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Tracking and monitoring in the same room- Problems ?

Discussion in 'Recording' started by jmm22, Nov 1, 2010.

  1. jmm22

    jmm22 Guest

    I am posting this here, in addition to the other forum on studio construction, since it has been there for some time without any replies. Maybe it will get better views here. To me, it seems like an important question to which there must be an answer.

    I seem to recall reading somewhere (in a book) that tracking and monitoring back (listening to the mix) in the same room is not good, due to a build up of room modes, in effect, room modes are printed to the mix, and then are played back and thus summed with the room modes in playback, leading to a misread of the mix.

    Is this true? If so, is there any way to combat this if one must track and listen back in the same room, besides headphones?
     
  2. IIRs

    IIRs Well-Known Member

    Acoustic treatment, with an emphasis on bass trapping.

    Only problem is: control rooms need to be drier than tracking rooms as a general rule. Maybe try to create a dry/wet room, with more absorption at the monitor end...
     
  3. jmm22

    jmm22 Guest

    The room is 7.5 X 13 X 18 and very dry. It is reasonably diffuse, with many small and large objects. It is dual use, so I really cannot modify it in any appreciable way. I guess I will have to add liveliness through reverb, and work through any difficulties it presents.
     
  4. hueseph

    hueseph Well-Known Member

    Track with headphones. Mix through the monitors. There may be some minor issues but as long as you're not tracking with the monitors full bore you won't have much to worry about. Use near field monitors and the room is less of an issue. It's still a problem but not as big a problem.
     
  5. 10x10Studios

    10x10Studios Guest

    I have adjustable panels that I can move in and out of the same room, that allow me to change the listening environment to a tracking environment. For those of us with limited space, this option works very well. I built 2' x 4' panels on their own stands and can move them in and out of the room with ease.
     
  6. BassLiK

    BassLiK Active Member

    I also read somewhere that if limited with a room size for tracking and mixing, it's best to leave it one large room than to divide and make two smaller rooms, especially if your tracking live drums, how true does that hold?, thanks
    I have a fairly good size room, 22x24, and 10ft ceiling, and I want to split the room in half but will my live drum tracks suffer?
     
  7. 10x10Studios

    10x10Studios Guest

    YES!!!

    Yes. If you have the room, 2 separate, smaller rooms is the best way to go. It just alleviates having to fight all the noise going back and fourth. I wish I had that kin of space. Good luck.
     
  8. BassLiK

    BassLiK Active Member

    I heard the opposite somewhere?, but it seems to make sense in what your saying. Thanks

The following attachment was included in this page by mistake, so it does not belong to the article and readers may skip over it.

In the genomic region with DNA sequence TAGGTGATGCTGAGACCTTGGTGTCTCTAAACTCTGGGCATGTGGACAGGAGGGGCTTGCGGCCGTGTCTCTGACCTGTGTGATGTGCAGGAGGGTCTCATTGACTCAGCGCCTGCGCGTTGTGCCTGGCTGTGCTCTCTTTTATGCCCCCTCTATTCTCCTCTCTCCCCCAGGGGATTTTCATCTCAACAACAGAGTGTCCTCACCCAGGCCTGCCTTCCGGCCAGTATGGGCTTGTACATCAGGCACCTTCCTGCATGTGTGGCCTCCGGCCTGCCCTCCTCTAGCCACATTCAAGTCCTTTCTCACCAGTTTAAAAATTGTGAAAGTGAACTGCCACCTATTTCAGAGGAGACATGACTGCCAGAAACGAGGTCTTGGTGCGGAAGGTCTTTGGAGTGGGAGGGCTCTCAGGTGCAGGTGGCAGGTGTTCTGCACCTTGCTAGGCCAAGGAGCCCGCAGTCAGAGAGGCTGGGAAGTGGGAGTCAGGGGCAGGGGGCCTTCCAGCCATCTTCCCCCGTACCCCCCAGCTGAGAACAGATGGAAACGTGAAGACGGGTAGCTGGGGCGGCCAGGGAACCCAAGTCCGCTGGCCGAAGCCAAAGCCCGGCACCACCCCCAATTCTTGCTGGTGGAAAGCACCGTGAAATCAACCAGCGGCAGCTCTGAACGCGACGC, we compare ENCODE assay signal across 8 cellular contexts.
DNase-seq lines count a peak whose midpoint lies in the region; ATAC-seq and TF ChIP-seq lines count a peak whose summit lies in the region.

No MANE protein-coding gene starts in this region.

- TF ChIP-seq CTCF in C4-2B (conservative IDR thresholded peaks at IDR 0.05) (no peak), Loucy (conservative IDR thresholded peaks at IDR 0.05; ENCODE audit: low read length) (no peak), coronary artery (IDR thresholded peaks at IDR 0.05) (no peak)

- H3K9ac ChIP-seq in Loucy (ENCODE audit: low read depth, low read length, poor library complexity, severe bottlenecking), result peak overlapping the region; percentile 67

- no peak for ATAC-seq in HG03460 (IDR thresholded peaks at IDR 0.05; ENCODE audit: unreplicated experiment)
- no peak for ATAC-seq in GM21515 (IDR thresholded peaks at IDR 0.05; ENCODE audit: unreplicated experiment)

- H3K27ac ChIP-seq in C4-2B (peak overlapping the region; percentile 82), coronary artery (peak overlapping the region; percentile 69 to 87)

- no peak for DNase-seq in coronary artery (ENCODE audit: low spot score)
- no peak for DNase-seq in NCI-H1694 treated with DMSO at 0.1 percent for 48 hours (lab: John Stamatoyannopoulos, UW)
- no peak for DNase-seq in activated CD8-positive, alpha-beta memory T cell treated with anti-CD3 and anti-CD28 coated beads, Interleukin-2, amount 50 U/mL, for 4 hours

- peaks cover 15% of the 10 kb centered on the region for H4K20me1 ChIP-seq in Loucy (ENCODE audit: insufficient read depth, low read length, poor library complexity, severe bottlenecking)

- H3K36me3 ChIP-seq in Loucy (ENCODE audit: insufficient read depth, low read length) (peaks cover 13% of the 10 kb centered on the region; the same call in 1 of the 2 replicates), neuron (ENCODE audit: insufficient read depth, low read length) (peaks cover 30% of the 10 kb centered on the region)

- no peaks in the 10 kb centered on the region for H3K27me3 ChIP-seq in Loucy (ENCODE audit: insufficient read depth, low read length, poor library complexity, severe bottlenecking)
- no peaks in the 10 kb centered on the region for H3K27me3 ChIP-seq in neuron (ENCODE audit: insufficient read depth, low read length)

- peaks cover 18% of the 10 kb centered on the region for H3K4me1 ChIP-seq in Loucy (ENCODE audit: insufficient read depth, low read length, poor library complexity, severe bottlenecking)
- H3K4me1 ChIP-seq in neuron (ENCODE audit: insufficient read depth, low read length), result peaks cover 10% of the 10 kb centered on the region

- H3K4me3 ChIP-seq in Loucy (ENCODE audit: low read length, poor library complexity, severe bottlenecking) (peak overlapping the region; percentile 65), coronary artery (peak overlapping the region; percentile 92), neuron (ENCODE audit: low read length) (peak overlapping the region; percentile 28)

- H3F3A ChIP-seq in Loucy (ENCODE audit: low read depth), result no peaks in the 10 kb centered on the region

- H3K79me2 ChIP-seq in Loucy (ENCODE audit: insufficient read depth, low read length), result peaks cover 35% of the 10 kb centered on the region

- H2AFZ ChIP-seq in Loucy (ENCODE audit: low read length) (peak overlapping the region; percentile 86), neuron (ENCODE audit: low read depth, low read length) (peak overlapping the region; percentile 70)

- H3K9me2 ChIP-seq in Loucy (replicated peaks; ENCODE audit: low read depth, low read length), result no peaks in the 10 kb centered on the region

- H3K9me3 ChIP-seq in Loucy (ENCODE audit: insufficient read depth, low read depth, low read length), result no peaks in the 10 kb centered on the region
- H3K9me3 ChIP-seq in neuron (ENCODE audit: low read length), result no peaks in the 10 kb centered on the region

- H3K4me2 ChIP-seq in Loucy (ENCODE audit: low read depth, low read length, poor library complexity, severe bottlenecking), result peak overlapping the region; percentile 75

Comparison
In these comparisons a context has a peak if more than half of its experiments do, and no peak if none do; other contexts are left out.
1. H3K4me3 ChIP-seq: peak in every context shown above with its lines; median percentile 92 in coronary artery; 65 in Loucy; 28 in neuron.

9. soapfloats

    soapfloats Well-Known Member

    What he is saying is that if you have the luxury of dividing a space into two good-sized rooms whose shape and symmetry work for a live room and a control room, then do it.
    The ability to monitor independent of the live room is nice.

    The problem w/ dividing the space in half either way is that you're left w/ a dimension "W" of around 11'-12', and a dimension "H" of 10'.
    This doesn't ruin you, but gets you far away from the golden rules for CR dimensions.

    I'm no expert, but my suspicion is that you don't have quite enough space to divide and get two nice rooms. You're close, but I think you'll be wanting a little more width for both rooms...

    I think your better option is to go for a modular single space (interchangeable/removable panels/treatments).

    As an alternative, if you have Max's book, take a look at Figs 10.3 and 10.5 to see an example of a way you MAY be able to divide your space into two rooms.
    The dimensions are a little smaller than yours, but may provide some insight into how to divide a relatively square room.
    This kind of build would be a little more complicated, but might be what you're looking for.

    Hope that helps.
     
  10. BassLiK

    BassLiK Active Member

    Thank you all for your insight, and help. I'm a good framer , and dry waller and building anything is easy for me, especially walls and doors. I just trying to find a article from a well respected engineer who said one big room is better than two smaller rooms. trying my best to find it?
     
  11. soapfloats

    soapfloats Well-Known Member

    I think you may have missed my point.
    I'm no acoustic engineer, but this make sense to me:

    If dividing the room makes two lesser spaces, then keep it one room and make adjustments for the current task.
    If dividing the room makes two better spaces, then build walls.

    I've found that square (or worse, cubes) make for poor rooms, period.
    If you can find a way to have a symmetrical CR (but not square), and an asymmetrical tracking room, then go for it.
    If not, work w/ what you have...
     
  12. BassLiK

    BassLiK Active Member

    Definitely get your point bratha, will choose design and start building, currently I track vocals outside, which the results are amazing, I even read in one article that out is the best for vocal cause there's nothing to bounce off, but most facilities can't do that cause it's in the city noise. I live in the middle of the desert and dead quite, except a few F-18's flying over once in a while (LOL)
     

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